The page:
serial weeks, would conclude with an unresolved cliffhanger to ensure that audience would return the following week to discover the resolution; popular until the early 1950s; contrast with series and sequels.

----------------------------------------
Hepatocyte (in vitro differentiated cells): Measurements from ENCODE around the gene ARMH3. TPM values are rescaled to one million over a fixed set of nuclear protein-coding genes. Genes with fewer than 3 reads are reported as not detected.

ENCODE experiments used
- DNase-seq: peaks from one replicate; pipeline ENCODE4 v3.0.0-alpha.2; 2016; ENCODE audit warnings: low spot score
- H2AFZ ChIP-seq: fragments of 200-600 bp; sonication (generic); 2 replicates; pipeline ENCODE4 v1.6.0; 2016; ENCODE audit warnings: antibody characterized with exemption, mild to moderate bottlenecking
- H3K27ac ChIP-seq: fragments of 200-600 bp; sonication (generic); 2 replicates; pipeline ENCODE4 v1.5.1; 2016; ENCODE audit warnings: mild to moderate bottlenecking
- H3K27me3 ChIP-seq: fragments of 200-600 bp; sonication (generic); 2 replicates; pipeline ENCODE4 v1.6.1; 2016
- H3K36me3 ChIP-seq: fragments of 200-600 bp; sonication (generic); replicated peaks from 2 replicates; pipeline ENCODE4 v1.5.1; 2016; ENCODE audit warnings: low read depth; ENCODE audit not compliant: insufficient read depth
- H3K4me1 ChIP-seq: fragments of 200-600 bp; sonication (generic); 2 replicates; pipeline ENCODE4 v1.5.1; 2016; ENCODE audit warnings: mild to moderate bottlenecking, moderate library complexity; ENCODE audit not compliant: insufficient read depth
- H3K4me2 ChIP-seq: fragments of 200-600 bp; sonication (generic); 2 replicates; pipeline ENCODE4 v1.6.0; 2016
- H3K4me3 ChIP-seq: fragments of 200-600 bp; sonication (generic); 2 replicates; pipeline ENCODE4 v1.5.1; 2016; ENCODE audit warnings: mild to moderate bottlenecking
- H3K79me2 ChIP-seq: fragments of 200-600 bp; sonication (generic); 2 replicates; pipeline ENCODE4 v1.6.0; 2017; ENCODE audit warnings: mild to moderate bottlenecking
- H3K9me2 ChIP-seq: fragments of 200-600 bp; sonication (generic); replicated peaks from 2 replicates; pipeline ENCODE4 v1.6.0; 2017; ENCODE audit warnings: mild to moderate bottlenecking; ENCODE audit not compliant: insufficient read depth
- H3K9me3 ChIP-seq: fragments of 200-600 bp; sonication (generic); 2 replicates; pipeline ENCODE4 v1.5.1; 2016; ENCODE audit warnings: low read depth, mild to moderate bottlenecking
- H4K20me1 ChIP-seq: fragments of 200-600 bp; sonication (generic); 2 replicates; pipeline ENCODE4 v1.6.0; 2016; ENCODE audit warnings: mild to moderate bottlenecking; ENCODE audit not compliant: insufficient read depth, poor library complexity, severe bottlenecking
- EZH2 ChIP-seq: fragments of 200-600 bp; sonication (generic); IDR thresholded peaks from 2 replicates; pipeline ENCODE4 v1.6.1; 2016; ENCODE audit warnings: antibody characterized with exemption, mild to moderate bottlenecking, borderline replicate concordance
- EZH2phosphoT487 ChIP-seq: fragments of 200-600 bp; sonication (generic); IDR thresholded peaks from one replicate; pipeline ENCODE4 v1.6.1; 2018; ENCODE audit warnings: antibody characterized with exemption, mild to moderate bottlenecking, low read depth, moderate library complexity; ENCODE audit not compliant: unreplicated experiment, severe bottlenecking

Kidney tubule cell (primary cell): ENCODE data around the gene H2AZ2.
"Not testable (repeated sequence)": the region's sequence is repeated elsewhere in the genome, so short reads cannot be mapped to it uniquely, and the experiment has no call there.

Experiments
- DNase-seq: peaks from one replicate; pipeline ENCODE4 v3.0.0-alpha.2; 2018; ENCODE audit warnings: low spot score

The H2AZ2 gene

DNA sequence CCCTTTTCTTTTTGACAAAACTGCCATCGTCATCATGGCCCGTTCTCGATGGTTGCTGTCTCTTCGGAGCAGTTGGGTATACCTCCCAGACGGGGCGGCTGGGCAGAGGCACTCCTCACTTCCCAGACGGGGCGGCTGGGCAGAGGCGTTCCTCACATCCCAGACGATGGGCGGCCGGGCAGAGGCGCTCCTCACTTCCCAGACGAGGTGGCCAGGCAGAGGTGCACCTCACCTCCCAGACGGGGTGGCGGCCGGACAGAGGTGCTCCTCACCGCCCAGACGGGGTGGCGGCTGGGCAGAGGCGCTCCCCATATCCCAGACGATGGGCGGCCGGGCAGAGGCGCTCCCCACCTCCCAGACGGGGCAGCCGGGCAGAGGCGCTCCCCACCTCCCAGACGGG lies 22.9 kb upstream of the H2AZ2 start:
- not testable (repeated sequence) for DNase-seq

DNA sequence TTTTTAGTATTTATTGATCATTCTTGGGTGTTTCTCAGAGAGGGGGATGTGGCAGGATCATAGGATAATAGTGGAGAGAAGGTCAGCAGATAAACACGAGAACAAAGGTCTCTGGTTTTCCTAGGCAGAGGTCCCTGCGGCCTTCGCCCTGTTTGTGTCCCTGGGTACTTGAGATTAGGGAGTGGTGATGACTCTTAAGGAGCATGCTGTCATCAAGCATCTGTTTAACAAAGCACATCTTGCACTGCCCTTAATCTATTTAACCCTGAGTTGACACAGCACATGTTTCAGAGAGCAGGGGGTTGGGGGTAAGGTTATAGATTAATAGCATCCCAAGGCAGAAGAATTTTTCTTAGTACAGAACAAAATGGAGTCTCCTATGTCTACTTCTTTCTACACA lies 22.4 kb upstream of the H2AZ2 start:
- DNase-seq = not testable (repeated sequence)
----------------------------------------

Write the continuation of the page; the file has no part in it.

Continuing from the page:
a string or sequence of films with shared situations, characters or themes and related titles, but with little other Examples of films made in series: The Thin inter-dependence, especially with respect to plot or significant Man (1934),Blondie (1938), Superman series character development. Usually (1978), Rocky (1976), Star Trek - The presented withoutcliffhangers; the term also applies to feature Motion Picture (1979), the James Bond 007 films with more than one sequel; contrast films, andPlanet of the Apes (1968). with serials and sequels. Example: the the environment (an exterior or interior locale) where the War Room action takes place in a film; when used in contrast to location, set, it refers to an artificially-constructed time/place production- set (a backdroppainting or a dusty Western street with a facade designed of storefronts); supervised by the film's art for Dr. director; strikerefers to the act of taking apart a set once Strangelove, filming has ended. Or: How I Learned to Stop Worrying and Love the Bomb (1964). Examples: the Death Star trench run in Star Wars (1977), usually a self-contained, elaborate scene or sequence that the attack on stands on its own (i.e., a helicopter chase, a dance number, a a Vietnamese set-piece memorable fight, etc.), and serves as a key moment in the village by film; in terms of production, it may also refer to a scene with a helicopters large set in Apocalypse Now (1979), the snake pit sequence inRaiders of the Lost Ark (1981), the musical duet-dance on a giant electronic keyboard in Big (1988), and the bullet- dodging sequence in The Matrix (1999). the time (time period) and place in which the film's story occurs, including all of the other additional factors, including setting climate (season), landscape, people, social structures and economic factors, customs, moral attitudes, and codes of behavior; aka locale. the place or position where the director and the director of photography put the camera (and lighting) when shooting a set-up scene; a scene is usually shot with multiple setups and with multiple takes from each setup; aka angle. Example: the 'first act' of The Wizard of Oz set-up in screenplay terms, set-up refers to the first act in which the (1939) before the Technicolor sequences in (screenplay) characters, situation, and the setting are established. the Land of Oz a humorous, light-hearted film with an improbable plot about Examples: Woody Allen's A Midsummer sexual relationships and extra-marital affairs, with various Night's Sex Comedy (1982), Hal sex comedy pairings between numerous characters, often characterized Ashby's Shampoo (1976), the Italian by slamming doors; aka sex farce or bedroom farce. filmCasanova 70 (1965). Examples: the films of Russ Meyers, such as Faster, Pussycat! refers to non-pornographic, non-explicit, soft-core films that Kill! Kill! (1966), Vixen feature sexual themes or explicit sexual material and nudity (1968). often in an apparently crude, immature, leering way; these sexploitation films exploited the concept of sex without violating long- standing cultural and legal taboos against showing it all on the screen; often with lurid titles; aka skin flick